Food in Twelfth Century Scotland
These apples are found in the Priorwood Garden in Melrose,
Scotland, just beside Melrose Abbey. In the Middle Ages, most apples were
not sweet enough to eat. They were grown to be made into cider.
For most ordinary people in 12th century Scotland,
food varied very little from day to day. Fresh meat was a luxury,
and cereal grains, mainly oats, barley and rye, made up most of the diet.
These are grains that grow well in cooler weather. The climate in the 12th
century was warmer than it would be in coming centuries, so it’s likely that
some wheat could be grown in Teviotdale, but if the weather was colder or
damper than usual, the crop might be lost. The Normans, coming from warmer
climates, preferred wheat, and bread made from wheat would be eaten only
by people with rank or wealth.
So, what would you eat if you were an ordinary person
living in 12th century Teviotdale? Mostly porridge, bread and ale. Every
fiefdom had its own mill, belonging to the lord, but run by a miller. Here,
the ripe, dried grain would be ground into flour. If the mill stones were
made of soft stone, the flour might include fragments of stone. Bread was
not like the bread we eat now. It was flat and more like pita bread, made
into small, round, flat loaves. A single loaf could be eaten at a meal. People
who had no bread ovens probably made bannock, a type of bread that can be
cooked on an open fire. Bannock is still made today. Porridge was made from
oats or barley.
Most cooking was done on fires in open hearths. In larger households,
the kitchen was always located in a shed away from other buildings to prevent
a fire from spreading if the kitchen burnt down. In 12th century Scotland,
cooking was done in pottery crocks, not iron pots. This must have
worked something like a slow-cooker would work today, but pottery will break
if exposed to high temperatures. The cooks must have been very skilled to
get good results from this method.
People drank ale and wine which would have been safer
than water because the fermentation process would kill any germs in the
water. It’s important to remember, though, that the alcohol content was much
weaker than it is in comparable drinks today. Ale was made from barley. As
much as a third of the barley crop went to ale in Scotland. Each fiefdom would
have an ale house where ale was brewed. Women also brewed ale in their kitchens
in the same way they made bread and other foods. Where there was a specialized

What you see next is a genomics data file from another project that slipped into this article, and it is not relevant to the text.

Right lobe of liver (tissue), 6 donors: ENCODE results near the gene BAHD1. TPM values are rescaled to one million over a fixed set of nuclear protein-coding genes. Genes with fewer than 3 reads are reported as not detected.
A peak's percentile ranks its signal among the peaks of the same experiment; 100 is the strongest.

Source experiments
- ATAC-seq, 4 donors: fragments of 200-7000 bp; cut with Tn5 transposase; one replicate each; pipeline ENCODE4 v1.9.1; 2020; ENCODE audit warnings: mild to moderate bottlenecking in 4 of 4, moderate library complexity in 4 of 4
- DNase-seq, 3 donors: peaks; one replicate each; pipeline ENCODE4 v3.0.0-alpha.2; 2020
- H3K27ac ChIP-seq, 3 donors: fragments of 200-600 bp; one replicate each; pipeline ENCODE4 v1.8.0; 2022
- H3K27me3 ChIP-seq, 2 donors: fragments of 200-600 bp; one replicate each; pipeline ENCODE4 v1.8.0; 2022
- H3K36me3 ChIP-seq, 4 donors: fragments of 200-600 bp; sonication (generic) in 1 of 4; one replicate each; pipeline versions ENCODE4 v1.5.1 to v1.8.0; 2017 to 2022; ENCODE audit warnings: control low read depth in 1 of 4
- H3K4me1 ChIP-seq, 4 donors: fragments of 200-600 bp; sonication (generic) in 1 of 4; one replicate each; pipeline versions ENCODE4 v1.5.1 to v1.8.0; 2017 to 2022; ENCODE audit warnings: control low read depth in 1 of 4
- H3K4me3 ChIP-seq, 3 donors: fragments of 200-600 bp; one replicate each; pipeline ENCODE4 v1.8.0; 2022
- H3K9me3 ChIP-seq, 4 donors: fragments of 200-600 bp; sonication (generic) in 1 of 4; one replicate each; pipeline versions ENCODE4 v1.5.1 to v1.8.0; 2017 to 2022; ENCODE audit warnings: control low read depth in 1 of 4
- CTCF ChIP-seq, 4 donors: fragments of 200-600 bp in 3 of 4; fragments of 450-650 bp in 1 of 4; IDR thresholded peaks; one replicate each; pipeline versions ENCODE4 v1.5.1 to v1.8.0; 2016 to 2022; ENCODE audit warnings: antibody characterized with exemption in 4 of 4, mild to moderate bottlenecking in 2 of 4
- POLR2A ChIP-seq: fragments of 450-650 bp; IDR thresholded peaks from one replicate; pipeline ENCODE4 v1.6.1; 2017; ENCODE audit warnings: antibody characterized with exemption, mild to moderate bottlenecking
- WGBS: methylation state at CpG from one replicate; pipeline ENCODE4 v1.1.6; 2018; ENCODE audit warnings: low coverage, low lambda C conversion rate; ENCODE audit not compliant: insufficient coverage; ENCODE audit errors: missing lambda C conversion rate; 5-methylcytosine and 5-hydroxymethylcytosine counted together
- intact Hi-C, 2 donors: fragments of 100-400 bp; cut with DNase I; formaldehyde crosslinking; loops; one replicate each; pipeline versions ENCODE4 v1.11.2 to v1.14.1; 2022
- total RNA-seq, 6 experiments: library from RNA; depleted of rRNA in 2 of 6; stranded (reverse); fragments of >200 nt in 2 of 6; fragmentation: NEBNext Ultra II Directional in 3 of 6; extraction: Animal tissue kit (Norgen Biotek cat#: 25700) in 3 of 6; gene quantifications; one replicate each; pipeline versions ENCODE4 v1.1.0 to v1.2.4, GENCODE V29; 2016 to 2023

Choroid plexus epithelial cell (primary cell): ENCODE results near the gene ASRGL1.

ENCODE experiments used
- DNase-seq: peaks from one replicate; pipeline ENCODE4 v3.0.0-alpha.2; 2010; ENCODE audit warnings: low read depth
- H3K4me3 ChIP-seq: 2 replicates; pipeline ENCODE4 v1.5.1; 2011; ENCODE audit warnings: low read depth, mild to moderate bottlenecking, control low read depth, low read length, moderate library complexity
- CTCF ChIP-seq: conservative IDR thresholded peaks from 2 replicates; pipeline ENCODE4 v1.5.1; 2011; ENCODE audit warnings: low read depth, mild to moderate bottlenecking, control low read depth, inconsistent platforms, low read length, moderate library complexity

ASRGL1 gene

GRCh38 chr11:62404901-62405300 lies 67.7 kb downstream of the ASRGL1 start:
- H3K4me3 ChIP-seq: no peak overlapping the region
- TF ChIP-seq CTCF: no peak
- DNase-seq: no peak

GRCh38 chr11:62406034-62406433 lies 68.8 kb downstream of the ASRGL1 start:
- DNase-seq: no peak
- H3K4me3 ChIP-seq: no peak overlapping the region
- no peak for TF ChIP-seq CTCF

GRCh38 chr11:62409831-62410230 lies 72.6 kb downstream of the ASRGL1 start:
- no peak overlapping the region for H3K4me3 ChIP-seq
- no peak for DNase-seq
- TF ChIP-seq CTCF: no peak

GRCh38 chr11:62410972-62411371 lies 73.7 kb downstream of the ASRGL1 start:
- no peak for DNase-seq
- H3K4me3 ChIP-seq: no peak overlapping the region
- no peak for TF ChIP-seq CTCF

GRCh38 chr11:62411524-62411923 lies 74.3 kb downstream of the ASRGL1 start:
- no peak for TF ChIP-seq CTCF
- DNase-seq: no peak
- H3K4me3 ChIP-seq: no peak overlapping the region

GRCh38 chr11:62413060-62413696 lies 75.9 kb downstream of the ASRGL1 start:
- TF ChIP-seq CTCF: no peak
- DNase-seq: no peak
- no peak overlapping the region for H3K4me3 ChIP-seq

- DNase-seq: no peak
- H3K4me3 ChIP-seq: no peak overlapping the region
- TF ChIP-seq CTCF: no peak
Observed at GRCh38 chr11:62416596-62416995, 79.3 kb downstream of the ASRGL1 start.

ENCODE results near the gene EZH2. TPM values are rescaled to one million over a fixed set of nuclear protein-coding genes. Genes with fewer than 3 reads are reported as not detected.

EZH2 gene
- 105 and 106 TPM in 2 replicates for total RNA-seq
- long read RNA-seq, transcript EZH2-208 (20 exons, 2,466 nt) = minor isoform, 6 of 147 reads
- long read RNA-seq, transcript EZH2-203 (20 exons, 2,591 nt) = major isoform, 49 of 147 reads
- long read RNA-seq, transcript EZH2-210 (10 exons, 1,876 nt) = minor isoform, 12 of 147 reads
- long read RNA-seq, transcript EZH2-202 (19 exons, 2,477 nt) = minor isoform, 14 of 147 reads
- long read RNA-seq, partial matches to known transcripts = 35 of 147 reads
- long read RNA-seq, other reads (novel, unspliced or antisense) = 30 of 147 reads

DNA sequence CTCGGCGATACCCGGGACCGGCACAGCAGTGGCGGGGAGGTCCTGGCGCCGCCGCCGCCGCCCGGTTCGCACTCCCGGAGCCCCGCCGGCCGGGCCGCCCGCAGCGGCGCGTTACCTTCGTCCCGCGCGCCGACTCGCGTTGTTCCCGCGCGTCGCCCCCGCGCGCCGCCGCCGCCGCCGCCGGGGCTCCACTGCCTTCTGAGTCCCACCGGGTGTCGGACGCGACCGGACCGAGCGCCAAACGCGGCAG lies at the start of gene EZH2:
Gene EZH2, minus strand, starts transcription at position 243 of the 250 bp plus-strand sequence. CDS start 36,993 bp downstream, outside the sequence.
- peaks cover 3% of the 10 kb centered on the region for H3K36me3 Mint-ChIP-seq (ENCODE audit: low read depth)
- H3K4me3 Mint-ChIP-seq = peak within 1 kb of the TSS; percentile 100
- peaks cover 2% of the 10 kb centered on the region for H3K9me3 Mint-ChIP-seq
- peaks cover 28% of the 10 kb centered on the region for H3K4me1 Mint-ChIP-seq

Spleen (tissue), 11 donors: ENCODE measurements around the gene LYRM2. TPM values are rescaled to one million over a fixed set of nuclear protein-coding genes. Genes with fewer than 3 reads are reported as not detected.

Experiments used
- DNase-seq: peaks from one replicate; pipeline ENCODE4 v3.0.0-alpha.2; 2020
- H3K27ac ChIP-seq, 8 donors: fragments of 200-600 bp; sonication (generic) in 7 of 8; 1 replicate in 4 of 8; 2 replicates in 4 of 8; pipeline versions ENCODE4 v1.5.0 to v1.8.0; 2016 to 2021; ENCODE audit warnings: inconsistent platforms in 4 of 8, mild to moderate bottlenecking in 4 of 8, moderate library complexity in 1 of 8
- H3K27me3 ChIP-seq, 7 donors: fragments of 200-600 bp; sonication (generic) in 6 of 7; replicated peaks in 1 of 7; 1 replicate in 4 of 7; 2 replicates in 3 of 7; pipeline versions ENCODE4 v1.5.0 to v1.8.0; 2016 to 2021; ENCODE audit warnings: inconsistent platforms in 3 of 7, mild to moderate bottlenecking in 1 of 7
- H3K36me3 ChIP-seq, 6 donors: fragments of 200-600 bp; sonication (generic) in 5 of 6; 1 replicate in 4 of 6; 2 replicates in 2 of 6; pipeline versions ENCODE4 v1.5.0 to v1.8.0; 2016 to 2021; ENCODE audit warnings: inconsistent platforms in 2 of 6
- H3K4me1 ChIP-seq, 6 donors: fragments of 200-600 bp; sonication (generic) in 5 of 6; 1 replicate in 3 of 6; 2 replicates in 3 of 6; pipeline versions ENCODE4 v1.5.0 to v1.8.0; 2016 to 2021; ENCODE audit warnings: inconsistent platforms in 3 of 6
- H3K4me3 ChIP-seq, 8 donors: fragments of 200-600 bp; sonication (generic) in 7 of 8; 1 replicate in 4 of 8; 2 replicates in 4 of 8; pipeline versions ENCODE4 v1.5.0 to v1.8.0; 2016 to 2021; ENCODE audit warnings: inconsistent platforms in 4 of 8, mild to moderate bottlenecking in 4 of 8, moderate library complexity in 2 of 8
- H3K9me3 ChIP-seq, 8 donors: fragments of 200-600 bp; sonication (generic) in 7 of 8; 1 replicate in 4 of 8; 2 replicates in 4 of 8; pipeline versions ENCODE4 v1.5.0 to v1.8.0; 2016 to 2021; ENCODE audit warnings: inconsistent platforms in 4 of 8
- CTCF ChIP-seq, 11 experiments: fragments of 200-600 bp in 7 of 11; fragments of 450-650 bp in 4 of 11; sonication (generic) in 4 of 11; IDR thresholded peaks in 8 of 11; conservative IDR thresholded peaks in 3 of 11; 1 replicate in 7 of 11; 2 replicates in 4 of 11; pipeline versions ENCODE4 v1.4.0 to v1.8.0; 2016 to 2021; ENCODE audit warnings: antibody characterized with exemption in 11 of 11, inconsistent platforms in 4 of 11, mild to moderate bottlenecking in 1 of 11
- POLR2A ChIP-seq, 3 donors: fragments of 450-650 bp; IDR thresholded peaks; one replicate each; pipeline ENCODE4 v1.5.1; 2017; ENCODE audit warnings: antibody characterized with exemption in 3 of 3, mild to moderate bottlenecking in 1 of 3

ale house, the brewer might also be a woman. Brewing was so much a part
of the woman’s ordinary work that the term “alewife” survives in the English
Wine was not made in Britain and had to be imported
from places such as the south of France, but there was no way of preserving
it and it did not keep. An Anglo-Norman nobleman Peter de Blois had this
to say about the wine served in the court of Henry II, who was the king of
England at the time:
“The wine is
turned sour or moldy–thick, greasy, stale, flat and smacking of pitch.
sometimes have seen even great lords served
with wine so muddy that a man must needs
close his eyes and clench his teeth, wry-mouthed
and shuddering, and filtering the stuff
rather than drinking.”
Peas and beans could be dried for winter use,
but most vegetables were only eaten when in season. In Scotland, the main
vegetable was kale, a cabbage-like vegetable that could survive the average
winter in milder areas. It was chopped and stewed. Wild fruits were gathered,
including cherries, apples, blackberries, blueberries, elderberries, rowan
berries and hazelnuts.
By looking at the bones left in refuse heaps, archaeologists
have discovered that beef was the most commonly eaten meat in Scotland during
the Middle Ages. Sheep were grown almost everywhere for wool, and they
were the second most popular source of meat. The other meats people ate,
in descending order were pig, goat, horse and deer. Fresh meat could be
salted (cured with dry salt), picked (cured with salt in water, called “brine”)
or smoked to preserve. Chickens and geese were kept for food, and people
who lived near rivers or the sea ate fish and other seafood.
To Find Out More
To try some recipes from the Middle Ages and find out more about
the food, visit
A Boke of Gode Cookery
a frequently up dated web site full of information.
Information on this page came from the following sources:
Life in a Medieval Castle, by Joseph and Frances Gies, Harper
& Row, 1974.
Medieval Scotland: An Archaeological Perspective, by Peter Yeoman,
B.T. Batsford Ltd/Historic